<p>China's achievements in its reform from a centrally planned economy toward a marketing economy during the last two decades are substantial. Although it still has a long way to go to reach its targeted aims, half of China's economy is now 'marketised, or is responsive to market forces (Lawrence, 1998). The influence of the transition on agricultural marketing is significant, particularly when the reforms were initiated by farmers and started in rural areas. The sweetpotato sector, one of the earlier crops to move away from centrally controlled planning, is particularly suitable for a transitional marketing study. Sichuan is chosen as the study area since it is the largest sweetpotato producing and processing province in China. This study investigates the role of agricultural marketing in a transitional economy and how agricultural marketing functions in a transitional economy in terms of market structure, market institutions and market orientation.</p><p>After an introduction about the research objectives in the first chapter, relevant aspects of the theory of Institutional Economics are applied to agricultural marketing in China's transitional economy in chapter 2. Using a framework of New Institutional Economics as discussed by Williamson (1998), we focus on getting the institutional environment right and getting the governance structure right. The institutional environment is concerned with the rules of the game while the governance structure concerns the actual play of the game. Institutional environment changes in China's agricultural marketing started in 1978 with the advent of new agricultural institutions: the Household Responsibility System (HRS), which replaced the central planning authority. It was then followed by both deregulation of agricultural production and price liberalisation. These transformations abolished the rigid central planning system and redefined the rules of the marketing game. As the institutional environment changed, the corresponding government structure also had to be adjusted, particularly for the traditional marketing institutions, such as the Grain Bureau and Supply and Marketing Co-operatives. The new institutional environment not only required the transformation of the traditional government controlled marketing institutions, but also called for new marketing institutions, such as open markets, wholesale markets and so on.</p><p>Chapter 3 is devoted to the sweetpotato economy in Sichuan Province from a historical perspective: how sweetpotato production, processing and marketing have changed during the 20 <sup>th</SUP>century. At the beginning of this century, sweetpotatoes were mainly used as a staple food for fresh consumption. Processing and marketing of sweetpotato was constrained by the presence of a subsistence economy in that period. After the communist took over power in 1949, sweetpotato production in Sichuan Province was greatly increased in order to meet the rising demand for food. As a Category 1 crop, sweetpotato production, processing and marketing were strictly controlled by the government. Private sector involvement in sweetpotato processing and marketing was forbidden. At the end of the 1970s, beginning with the introduction of the Household Responsibility System and the deregulation of agricultural production, sweetpotato, a less important crop compared with rice and wheat, enjoyed an earlier start towards the market economy. The main benefits farmers gained from the economic reform were due to the liberalisation policy towards sweetpotato processing and marketing. The government policy of sweetpotato processing has changed from 'forbidden' (before the reform), to 'allowed' (beginning of the reform) and finally to 'encouraged' (currently).</p><p>In order to investigate the evolution of sweetpotato marketing in a transitional economy, we have analysed consumer behaviour, and the structure and functioning of marketing channels. These are crucial factors in the change of marketing from a planned towards a market economy. Surveys were executed, including two structured questionnaires, one for processing households and one for individual consumers in two counties and one city of the province Sichuan. Unstructured interviews were conducted with actors in the sweetpotato industry, including government officers, crop breeders, processing experts, and market actors (wholesalers, retailers and collectors). The questionnaire design, sampling and data collection procedures are discussed in Chapter 4.</p><p>Sweetpotato noodle consumption is investigated on the basis of a consumer behaviour model. It is assumed that consumer choice is influenced by three sets of characteristics: individual characteristics, product-related characteristics and environmental characteristics. A series of variables are defined for each of the three sets and a number of hypotheses based on the specified variables are formulated. Is noodle consumption significantly influenced by attitude and by relevant demographic variables? The test result shows a significant relationship between attitude and noodle consumption.</p><p>We also have studied the impact of a number perceptual variables on noodle consumption. Fifteen perceptual variables are reduced by factor analysis to four factors labelled 'convenience', 'market situation', 'sensory quality' and 'image'. Regression of consumers' noodle consumption on these four factors and on relevant demographic variables shows that 'convenience' and 'market situation' are significant in influencing consumers' noodle consumption. Noodle consumption was also regressed on six important perceptual variables selected on the basis of the importance of their factor loadings. It appears that 'packaging' is the most significant variable in influencing consumers' noodle consumption. Other significant variables include market distance, noodle elasticity and noodle nutritional value. However, no significant relationships are found for demographic variables, such as age, income, region and household size.</p><p>We also investigated whether variety seeking is important for noodle consumption. Several results show that variety seeking does not significantly influence noodle consumption. However, additional tests show that urban consumers have a higher variety-seeking tendency than rural consumers, and that younger, more highly educated and higher income consumers also have a higher variety-seeking tendency than lower ones.</p><p>Consumers' preference with respect to sweetpotato noodles is analysed using Conjoint analysis. Four attributes (noodle colour, noodle shape, noodle packaging and price) are used to profile noodle products. The results show that 'price' is the most important attribute while 'noodle colour' is the least important. There is a preference difference for noodle packaging between rural consumers and urban consumers. Urban consumers value 'packaging' more than rural consumers do.</p><p>So it appears that marketers in the sweetpotato economy in transition will have to pay serious and long-term attention to efficiency of production and marketing in order to keep prices competitive. In addition, they can serve consumers better by improving packaging, nutritional value (no white colour), access to markets and sensory properties. Clearly, the marketing system should adapt in order to serve consumers' needs. Consequently the structure and performance of the marketing system is analysed in Chapter 7 and 8.</p><p>In Chapter 7, the structure of the sweetpotato marketing system is discussed. This includes all market actors (producers/processors, collectors, wholesalers and retailers) in the sweetpotato sector and their external environment, such as government, R&D institutions, competitors, consumers and others. The rising number of sweetpotato processors, newly emerged noodle collectors, wholesalers and retailers characterise the transition from a centrally planned to a market economy. These new marketing actors actively carry out different marketing functions, such as buying and selling, transportation, storage and processing. Less attention is paid to the facilitating functions, particularly standardisation, grading and marketing information.</p><p>Another feature of the sweetpotato market in transition is the change of co-ordination mechanisms in the market channel. Co-ordination by government policy is replaced by the conventional marketing channel, whose functions are mainly co-ordinated by market price. In some cases, further co-ordination by administrative procedures can be observed. Sometimes, they are strengthened by family links between actors in the market channels. The external environment of the sweetpotato industry is also described, particularly the relevant R&D institutions and government organisations. Finally, the competitive position of sweetpotato processing in Sichuan is analysed vis à vis Shandong's sweetpotato industry, using Porter's 'diamond' model as a framework. It is concluded that the Sichuan sweetpotato industry is competitive in the domestic Chinese market, but that Shandong has a transport advantage in exporting to Japan and South Korea.</p><p>The marketing performance of the sweetpotato industry is analysed on effectiveness and efficiency. The assessment of service outputs of the marketing channels suggests that some aspects of distribution outlets for sweetpotato noodles are less effective than those for other types of noodles. Consumers have to travel a longer distance to purchase sweetpotato noodles, which are offered almost exclusively at open markets. Also, the product is not always available.</p><p>Since wholesalers play very important roles in the market channel, their market performances are is investigated. Three wholesalers deemed typical for small, medium and large-scale wholesalers were analysed with respect to profitability and marketing efficiency. The results show that wholesalers' profit margins vary considerably. Large-scale wholesalers seem to enjoy economies of scale and to make better use of storage capacity than the small ones, which contributes to a higher profit margin. So it might be expected that in the further transition toward a market economy, wholesalers will become bigger.</p><p>An investigation is also made of which factors enhance integration of noodle processing households into the markets. In this analysis, two groups were first determined by cluster analysis, Cluster 1 being more market integrated and Cluster 2 less market integrated. Compared with Cluster 2, processors in Cluster 1 purchase more starch for noodle processing purposes. They also tend to have long term relationships with traders, do more business with wholesalers and search for more information for price setting. Results from logistic regression show that more educated processors and processors from regions with well-organised markets (e.g. Anyue) have a higher probability of being more integrated in the markets.</p><p>Changes of marketing channels in a transitional economy contribute directly to marketing effectiveness and efficiency. They also contribute indirectly to the rural economy as a whole. This topic is analysed from the point of view of employment generation, income generation and sweetpotato utilisation. The impact on employment is two sided. On the one hand a market economy enhanced by a more effective and efficient marketing system brings new problems, such as unemployment and reallocation of millions of laid-off rural labourers. On the other hand, new opportunities and demand for more labour are created. Generating new employment is one of the contributions of the expansion of sweetpotato-processing activities.</p><p>The results of our study are integrated in Chapter 9 using the concept of market orientation (Kohli and Jaworski, 1990). The three dimensions of market orientation: market intelligence generation, dissemination and responsiveness, also seem key dimensions to be considered in changing marketing policies and marketing structures in the transition from a planned to a market economy. Firstly, it appears that consumers' preference and perception are not well understood by marketers (e.g. noodle packaging and noodle colour), and consumers' wants and needs are not always served well because of too great market distance and product unavailability. A market intelligence system at the industry level will have to assist market orientation, since most actors (individual farmers) are still too small to bear the costs of a market intelligence system at the company level. Also, effective dissemination of market intelligence will have to be handled at the industry level in addition to information flows generated by individual actors, such as wholesalers.</p><p>The responsiveness of the sweetpotato market system to the generated intelligence has to be handled carefully in order to establish effective channels. Effective response to market intelligence will remain difficult for individual households yet because of the small company size, e.g. product development is too expensive. Co-ordination of activities, like by co-operatives, as well as market-oriented government research on product development are still important for a smooth transition of agricultural marketing systems entering into an open market economy.</p>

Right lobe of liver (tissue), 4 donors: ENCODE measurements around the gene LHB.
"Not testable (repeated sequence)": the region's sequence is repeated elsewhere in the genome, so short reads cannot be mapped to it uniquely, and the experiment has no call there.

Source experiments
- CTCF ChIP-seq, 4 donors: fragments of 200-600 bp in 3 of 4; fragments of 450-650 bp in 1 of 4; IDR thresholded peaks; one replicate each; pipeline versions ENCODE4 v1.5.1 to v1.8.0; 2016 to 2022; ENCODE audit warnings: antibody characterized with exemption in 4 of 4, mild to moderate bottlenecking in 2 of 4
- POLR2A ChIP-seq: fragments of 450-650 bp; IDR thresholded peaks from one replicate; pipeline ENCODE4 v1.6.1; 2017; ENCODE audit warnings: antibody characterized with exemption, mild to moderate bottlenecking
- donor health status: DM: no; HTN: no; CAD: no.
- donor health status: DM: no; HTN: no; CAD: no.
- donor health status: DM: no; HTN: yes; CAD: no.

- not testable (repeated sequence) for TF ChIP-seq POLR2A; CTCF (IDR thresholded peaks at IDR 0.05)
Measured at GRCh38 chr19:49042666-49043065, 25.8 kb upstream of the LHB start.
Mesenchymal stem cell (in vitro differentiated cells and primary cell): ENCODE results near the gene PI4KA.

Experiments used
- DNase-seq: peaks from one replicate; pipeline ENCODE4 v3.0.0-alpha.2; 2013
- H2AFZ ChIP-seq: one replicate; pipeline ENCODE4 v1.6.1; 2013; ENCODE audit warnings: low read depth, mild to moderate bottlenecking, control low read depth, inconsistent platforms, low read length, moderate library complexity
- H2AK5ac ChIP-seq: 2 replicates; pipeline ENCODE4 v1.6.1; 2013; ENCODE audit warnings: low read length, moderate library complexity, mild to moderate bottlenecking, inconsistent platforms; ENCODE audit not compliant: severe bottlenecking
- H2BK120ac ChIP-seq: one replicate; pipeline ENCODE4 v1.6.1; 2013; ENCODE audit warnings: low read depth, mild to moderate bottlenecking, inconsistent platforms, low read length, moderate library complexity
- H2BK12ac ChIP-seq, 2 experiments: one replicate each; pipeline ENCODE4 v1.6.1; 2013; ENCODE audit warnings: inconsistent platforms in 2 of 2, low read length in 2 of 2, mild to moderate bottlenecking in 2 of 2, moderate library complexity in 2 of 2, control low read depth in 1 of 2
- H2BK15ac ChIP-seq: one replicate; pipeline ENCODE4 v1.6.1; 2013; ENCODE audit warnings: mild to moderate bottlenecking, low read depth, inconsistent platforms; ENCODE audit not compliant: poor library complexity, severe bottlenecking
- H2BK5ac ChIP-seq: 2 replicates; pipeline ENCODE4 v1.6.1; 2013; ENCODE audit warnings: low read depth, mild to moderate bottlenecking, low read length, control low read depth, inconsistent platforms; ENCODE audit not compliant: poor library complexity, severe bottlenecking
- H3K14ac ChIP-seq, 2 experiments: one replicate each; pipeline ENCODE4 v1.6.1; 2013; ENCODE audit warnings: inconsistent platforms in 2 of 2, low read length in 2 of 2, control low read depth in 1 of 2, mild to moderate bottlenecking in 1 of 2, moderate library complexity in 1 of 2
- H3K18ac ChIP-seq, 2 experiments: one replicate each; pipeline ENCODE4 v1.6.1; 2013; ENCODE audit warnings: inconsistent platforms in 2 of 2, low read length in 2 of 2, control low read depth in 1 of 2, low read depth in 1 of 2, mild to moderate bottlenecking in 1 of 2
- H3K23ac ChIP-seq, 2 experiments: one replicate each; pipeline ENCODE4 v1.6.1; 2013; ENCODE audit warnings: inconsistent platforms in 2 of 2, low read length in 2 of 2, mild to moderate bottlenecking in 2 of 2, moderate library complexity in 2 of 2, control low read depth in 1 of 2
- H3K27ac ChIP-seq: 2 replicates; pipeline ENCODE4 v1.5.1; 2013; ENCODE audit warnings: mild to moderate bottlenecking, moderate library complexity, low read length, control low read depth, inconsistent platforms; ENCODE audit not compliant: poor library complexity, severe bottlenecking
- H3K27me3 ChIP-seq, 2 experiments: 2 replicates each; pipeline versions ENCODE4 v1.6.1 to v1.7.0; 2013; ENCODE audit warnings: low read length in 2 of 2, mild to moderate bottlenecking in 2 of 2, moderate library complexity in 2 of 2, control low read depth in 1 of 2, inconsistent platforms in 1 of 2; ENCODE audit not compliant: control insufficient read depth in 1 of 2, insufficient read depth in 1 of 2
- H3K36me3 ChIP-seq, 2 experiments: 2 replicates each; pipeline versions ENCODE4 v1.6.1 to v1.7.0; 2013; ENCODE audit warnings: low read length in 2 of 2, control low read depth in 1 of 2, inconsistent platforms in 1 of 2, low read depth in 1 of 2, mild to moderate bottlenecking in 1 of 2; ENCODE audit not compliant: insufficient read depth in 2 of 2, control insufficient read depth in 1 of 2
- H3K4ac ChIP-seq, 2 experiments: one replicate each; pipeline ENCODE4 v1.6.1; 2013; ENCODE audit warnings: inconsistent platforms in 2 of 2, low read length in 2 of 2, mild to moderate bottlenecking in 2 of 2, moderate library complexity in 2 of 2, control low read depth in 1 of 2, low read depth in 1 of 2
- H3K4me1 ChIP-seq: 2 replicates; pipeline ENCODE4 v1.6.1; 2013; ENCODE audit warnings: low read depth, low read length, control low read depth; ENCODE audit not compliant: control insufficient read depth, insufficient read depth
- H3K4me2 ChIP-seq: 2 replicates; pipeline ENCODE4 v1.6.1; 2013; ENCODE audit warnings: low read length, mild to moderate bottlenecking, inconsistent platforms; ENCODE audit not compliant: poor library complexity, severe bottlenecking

Original languageEnglish
QualificationDoctor of Philosophy
Awarding Institution
Supervisors/Advisors
  • Meulenberg, M.T.G., Promotor
  • van Tilburg, A., Promotor, External person
Award date14 Sep 1999
Place of PublicationS.l.
Publisher
Print ISBNs9789058080813
Publication statusPublished - 1999

Keywords

  • ipomoea batatas
  • sweet potatoes
  • marketing
  • food marketing
  • consumer behaviour
  • sichuan
  • china
  • economic change